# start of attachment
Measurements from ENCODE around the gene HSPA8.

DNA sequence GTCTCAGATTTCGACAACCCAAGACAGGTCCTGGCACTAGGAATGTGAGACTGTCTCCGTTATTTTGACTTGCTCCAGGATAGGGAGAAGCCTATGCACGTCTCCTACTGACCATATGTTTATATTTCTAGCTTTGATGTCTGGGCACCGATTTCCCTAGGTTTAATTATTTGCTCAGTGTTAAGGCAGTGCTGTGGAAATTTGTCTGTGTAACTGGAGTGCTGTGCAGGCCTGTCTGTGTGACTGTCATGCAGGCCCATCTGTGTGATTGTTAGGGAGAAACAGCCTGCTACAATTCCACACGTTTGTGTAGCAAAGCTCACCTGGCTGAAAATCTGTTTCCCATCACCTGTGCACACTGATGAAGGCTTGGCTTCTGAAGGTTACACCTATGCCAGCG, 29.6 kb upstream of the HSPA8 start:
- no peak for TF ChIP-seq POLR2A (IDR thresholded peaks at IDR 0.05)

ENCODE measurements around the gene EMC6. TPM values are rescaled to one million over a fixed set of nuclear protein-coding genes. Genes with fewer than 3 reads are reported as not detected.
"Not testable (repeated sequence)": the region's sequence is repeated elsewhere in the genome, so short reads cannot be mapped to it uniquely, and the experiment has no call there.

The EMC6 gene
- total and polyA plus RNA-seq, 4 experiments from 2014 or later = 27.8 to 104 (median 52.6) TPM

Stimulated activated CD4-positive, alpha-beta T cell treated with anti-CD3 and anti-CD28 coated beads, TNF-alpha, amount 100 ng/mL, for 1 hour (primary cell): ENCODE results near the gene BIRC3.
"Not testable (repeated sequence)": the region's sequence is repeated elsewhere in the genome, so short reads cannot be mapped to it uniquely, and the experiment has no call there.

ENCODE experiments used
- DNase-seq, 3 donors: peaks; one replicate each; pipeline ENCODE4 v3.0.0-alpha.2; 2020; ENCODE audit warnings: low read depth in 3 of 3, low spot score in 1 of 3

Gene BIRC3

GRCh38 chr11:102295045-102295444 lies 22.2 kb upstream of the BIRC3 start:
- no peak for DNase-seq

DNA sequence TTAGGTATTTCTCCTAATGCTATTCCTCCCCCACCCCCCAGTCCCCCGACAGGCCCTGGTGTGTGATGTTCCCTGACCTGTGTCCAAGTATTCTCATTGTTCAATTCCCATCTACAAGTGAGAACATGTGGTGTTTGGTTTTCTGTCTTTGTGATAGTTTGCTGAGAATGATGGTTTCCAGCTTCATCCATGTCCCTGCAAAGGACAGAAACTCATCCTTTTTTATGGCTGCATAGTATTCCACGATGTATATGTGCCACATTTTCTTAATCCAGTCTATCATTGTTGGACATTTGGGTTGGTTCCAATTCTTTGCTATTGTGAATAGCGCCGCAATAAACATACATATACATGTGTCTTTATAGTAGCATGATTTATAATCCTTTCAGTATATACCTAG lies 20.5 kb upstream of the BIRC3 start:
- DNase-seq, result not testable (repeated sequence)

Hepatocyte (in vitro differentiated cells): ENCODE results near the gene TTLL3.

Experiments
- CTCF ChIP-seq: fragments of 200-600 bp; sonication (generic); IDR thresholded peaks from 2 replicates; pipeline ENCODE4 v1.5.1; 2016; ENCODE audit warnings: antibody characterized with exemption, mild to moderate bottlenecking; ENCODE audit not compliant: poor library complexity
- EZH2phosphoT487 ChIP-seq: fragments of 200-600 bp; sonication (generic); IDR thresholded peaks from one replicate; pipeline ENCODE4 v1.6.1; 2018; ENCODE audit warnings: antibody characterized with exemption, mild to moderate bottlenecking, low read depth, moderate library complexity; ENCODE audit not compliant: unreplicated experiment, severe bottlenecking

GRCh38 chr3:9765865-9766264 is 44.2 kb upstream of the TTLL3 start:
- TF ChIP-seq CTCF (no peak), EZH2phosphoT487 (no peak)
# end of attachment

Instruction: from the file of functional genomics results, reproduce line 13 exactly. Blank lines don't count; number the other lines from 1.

GRCh38 chr11:102295045-102295444 lies 22.2 kb upstream of the BIRC3 start: